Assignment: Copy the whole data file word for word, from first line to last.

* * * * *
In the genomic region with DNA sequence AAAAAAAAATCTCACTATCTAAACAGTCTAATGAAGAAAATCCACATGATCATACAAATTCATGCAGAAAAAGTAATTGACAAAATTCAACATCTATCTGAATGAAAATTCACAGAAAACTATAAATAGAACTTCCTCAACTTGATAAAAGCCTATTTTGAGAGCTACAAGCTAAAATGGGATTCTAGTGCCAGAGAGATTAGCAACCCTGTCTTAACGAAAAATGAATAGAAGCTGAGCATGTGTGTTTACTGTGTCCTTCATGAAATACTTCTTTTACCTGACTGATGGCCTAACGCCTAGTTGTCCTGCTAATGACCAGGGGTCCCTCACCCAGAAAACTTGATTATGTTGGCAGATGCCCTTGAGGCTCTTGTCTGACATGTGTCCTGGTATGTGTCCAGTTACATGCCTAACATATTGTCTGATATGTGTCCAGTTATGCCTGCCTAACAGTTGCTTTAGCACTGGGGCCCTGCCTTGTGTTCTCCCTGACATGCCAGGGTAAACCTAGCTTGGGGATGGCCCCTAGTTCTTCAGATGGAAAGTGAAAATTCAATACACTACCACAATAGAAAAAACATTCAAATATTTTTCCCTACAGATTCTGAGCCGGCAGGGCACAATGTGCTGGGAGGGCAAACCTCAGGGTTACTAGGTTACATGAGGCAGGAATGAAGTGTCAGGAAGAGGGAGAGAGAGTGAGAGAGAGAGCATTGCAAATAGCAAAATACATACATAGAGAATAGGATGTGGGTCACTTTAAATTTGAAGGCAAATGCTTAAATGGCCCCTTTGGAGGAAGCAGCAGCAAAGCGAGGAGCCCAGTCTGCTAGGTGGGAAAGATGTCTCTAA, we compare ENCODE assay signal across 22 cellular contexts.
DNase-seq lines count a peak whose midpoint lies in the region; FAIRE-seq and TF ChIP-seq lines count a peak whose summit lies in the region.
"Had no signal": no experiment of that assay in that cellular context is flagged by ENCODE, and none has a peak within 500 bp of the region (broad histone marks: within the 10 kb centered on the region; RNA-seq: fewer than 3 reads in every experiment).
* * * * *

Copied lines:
In the genomic region with DNA sequence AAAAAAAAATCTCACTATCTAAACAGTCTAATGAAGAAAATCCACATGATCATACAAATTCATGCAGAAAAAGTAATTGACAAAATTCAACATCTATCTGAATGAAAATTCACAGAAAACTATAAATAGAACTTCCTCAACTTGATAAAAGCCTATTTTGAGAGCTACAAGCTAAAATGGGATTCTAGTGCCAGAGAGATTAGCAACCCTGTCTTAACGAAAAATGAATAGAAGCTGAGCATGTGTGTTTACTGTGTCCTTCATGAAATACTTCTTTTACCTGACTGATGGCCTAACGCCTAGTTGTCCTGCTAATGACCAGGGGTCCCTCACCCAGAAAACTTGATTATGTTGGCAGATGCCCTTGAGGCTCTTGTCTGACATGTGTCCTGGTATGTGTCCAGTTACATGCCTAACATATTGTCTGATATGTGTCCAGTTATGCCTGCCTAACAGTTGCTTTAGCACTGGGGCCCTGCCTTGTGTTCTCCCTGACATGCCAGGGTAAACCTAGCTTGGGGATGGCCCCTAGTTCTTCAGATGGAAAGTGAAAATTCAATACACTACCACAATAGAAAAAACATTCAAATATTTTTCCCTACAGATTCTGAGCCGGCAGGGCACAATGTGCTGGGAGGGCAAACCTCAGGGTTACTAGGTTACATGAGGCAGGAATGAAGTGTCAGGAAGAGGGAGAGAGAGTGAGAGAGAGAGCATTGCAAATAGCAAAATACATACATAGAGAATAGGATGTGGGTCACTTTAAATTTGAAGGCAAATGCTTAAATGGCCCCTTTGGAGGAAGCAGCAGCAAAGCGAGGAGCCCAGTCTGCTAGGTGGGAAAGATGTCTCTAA, we compare ENCODE assay signal across 22 cellular contexts.
DNase-seq lines count a peak whose midpoint lies in the region; FAIRE-seq and TF ChIP-seq lines count a peak whose summit lies in the region.
"Had no signal": no experiment of that assay in that cellular context is flagged by ENCODE, and none has a peak within 500 bp of the region (broad histone marks: within the 10 kb centered on the region; RNA-seq: fewer than 3 reads in every experiment).